Don’t trust a plumber, “Trust in Arduino” – Hydrogen Sulfide Gas Detector

Some time ago I had nasty smells in my kitchen and no I didn’t leave an egg salad on the table for a few weeks or a bucket of prawns in the sun… The smell was hydrogen sulfide or commonly know as sewer gas. My first step was to get a plumber in to try and trace the issue, it was intermittent and not constant so it was quite difficult to pinpoint. To me it was an issue with the venting of the outside main sewer link into my house but the plumber assured me that the venting was done fine as he worked on the house originally when it was renovated. About once a day, usually in the mornings we got this horrific stink only for a few minutes or so. Not trusting the plumber after all this I decided to look into Gas Sensors and found the Figaro TGS 2602 sensor which does loads of other gasses apart from hydrogen sulfide see data sheet I bought a bunch of these and hooked them up to Arduino UNOs and placed them all over the house. Well believe it or not the first sensor to go off was not in my kitchen but in my attic and as hydrogen sulfide is a heavy gas I was in a quandary. So I had a look inside the roof to attic cavity and lo and behold the vent pipe did not go out onto the roof. This meant that the gas while heavy was going down the wall cavity three flights and under the kitchen floor to the other side of the room. Problem solved, plumber on end of angry phone call….

I threw the design into Fritzing to share to all for the next time your plumber is a lazy #*^%$# and won’t look in the roof.

Full project is here

Here is the Fritzing part for the 2602 gas sensor Download

I used an xbee shield on the Arduino UNOs so I could do it wirelessly around the house with multiples. I won’t go into how to setup an xbee mesh try here

The base code is simple

int gasSensor = 0; // select input pin for gasSensor
int val = 0; // variable to store the value coming from the sensor

void setup() {

void loop() {
val = analogRead(gasSensor); // read the value from the pot
Serial.println( val );

Lets link it to Pachube so I can monitor it on my iPhone. This requires another Arduino UNO with an xbee and an Arduino Ethernet Shield. See

#include <SPI.h>
#include <Ethernet.h>

// assign a MAC address for the ethernet controller.
// fill in your address here:
byte mac[] = {
0xDE, 0xAD, 0xBE, 0xEF, 0xFE, 0xED};
// assign an IP address for the controller:
byte ip[] = {
10,0,1,95 };
byte gateway[] = {
byte subnet[] = {
255, 255, 255, 0 };

// The address of the server you want to connect to (
byte server[] = {
173,203,98,29 };

// initialize the library instance:
Client client(server, 80);

long lastConnectionTime = 0; // last time you connected to the server, in milliseconds
boolean lastConnected = false; // state of the connection last time through the main loop
const int postingInterval = 10000; //delay between updates to

void setup() {
// start the ethernet connection and serial port:
Ethernet.begin(mac, ip);
// give the ethernet module time to boot up:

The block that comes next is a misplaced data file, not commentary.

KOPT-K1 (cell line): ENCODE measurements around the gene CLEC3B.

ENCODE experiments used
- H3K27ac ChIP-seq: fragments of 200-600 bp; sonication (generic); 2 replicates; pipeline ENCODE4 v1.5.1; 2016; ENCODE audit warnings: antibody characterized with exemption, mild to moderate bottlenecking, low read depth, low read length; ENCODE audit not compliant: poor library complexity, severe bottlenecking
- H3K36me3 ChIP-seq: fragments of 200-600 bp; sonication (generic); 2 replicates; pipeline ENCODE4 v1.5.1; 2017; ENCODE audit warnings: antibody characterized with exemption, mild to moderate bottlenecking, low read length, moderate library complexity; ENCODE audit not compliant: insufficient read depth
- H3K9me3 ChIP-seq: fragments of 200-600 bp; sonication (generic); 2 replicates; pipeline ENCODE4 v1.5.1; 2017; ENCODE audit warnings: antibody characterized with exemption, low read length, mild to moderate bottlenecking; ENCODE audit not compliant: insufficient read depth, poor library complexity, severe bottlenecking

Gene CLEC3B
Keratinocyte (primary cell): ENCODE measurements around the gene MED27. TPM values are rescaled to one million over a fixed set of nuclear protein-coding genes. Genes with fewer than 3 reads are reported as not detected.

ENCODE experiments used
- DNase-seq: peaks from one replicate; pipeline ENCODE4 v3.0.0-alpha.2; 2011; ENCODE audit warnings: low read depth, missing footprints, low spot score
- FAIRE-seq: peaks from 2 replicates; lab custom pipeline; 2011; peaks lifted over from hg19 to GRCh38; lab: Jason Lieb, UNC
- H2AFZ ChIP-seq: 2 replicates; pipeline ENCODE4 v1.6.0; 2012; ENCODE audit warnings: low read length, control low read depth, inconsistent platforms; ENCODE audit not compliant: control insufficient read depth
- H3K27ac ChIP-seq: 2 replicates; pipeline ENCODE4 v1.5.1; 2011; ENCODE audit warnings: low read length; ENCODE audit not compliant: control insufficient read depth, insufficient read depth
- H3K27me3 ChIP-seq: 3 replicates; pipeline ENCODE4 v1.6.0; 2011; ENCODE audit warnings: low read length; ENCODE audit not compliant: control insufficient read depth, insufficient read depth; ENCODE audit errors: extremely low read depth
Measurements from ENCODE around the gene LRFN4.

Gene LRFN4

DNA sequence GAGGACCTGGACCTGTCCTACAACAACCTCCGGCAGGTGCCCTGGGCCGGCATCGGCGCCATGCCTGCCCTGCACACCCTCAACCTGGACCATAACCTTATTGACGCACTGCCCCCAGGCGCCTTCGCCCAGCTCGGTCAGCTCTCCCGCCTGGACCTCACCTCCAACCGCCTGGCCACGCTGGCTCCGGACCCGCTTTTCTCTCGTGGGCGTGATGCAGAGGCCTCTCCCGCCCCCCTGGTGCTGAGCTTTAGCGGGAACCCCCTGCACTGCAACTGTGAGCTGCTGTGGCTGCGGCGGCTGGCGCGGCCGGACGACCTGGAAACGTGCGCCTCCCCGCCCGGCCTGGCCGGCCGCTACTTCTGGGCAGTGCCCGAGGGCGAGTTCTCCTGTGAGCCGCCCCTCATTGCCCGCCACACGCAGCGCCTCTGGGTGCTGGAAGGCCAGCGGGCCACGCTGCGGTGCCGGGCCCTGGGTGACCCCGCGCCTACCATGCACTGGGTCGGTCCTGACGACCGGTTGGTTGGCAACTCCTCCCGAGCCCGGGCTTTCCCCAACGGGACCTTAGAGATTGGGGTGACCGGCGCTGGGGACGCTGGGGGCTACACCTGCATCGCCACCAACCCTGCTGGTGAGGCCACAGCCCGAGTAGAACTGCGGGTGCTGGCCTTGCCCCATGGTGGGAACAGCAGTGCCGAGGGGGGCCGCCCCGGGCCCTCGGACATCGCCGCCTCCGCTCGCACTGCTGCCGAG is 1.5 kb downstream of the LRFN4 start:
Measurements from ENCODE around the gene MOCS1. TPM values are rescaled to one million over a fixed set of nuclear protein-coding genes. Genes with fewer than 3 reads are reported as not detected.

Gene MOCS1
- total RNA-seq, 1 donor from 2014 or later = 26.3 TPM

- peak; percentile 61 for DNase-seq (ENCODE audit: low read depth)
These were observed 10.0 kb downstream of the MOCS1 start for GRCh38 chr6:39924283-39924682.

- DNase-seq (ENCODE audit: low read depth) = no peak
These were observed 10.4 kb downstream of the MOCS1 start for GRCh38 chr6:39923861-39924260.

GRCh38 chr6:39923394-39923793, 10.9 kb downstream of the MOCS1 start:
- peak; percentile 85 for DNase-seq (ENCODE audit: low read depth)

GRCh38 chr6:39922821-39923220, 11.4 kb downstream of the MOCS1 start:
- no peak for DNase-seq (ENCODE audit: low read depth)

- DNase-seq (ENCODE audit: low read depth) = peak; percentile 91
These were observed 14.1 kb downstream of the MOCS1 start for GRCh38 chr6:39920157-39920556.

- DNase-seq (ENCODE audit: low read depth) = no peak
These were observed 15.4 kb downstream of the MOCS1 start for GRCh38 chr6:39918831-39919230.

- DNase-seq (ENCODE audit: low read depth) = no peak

void loop() {
// read the analog sensor:
int sensorReading = analogRead(A0);

// if there’s incoming data from the net connection.
// send it out the serial port. This is for debugging
// purposes only:
if (client.available()) {
char c =;

// if there’s no net connection, but there was one last time
// through the loop, then stop the client:
if (!client.connected() && lastConnected) {

// if you’re not connected, and ten seconds have passed since
// your last connection, then connect again and send data:
if(!client.connected() && (millis() – lastConnectionTime > postingInterval)) {
// store the state of the connection for next time through
// the loop:
lastConnected = client.connected();

// this method makes a HTTP connection to the server:
void sendData(int thisData) {
// if there’s a successful connection:
if (client.connect()) {
// send the HTTP PUT request.
// fill in your feed address here:
client.print(“PUT /api/feeds/14050.csv HTTP/1.1\n”);
// fill in your Pachube API key here:
client.print(“X-PachubeApiKey: 069557631a9d5ee274840079dc8ea66c2c2758b0cdfeeae6f1c730f7f366a215\n”);
client.print(“Content-Length: “);

// calculate the length of the sensor reading in bytes:
int thisLength = getLength(thisData);
client.println(thisLength, DEC);

// last pieces of the HTTP PUT request:
client.print(“Content-Type: text/csv\n”);
client.println(“Connection: close\n”);

// here’s the actual content of the PUT request:
client.println(thisData, DEC);

// note the time that the connection was made:
lastConnectionTime = millis();
else {
// if you couldn’t make a connection:
Serial.println(“connection failed”);

// This method calculates the number of digits in the
// sensor reading. Since each digit of the ASCII decimal
// representation is a byte, the number of digits equals
// the number of bytes:

int getLength(int someValue) {
// there’s at least one byte:
int digits = 1;
// continually divide the value by ten,
// adding one to the digit count for each
// time you divide, until you’re at 0:
int dividend = someValue /10;
while (dividend > 0) {
dividend = dividend /10;
// return the number of digits:
return digits;

Create the Page

<?xml version=“1.0” encoding=“UTF-8”?>

<html xmlns=“” xml:lang=“en”>
        <title>Gas Sensor Hydrogen Sulfide</title>

<script type=“text/javascript” src=“”></script><script language=“JavaScript” src=“”></script><script language=“JavaScript”>createViz(14050,0,600,200,”FF0066”);</script>


Pachube Output




Breadboard layout




Your done!

Enjoy smell free air 🙂



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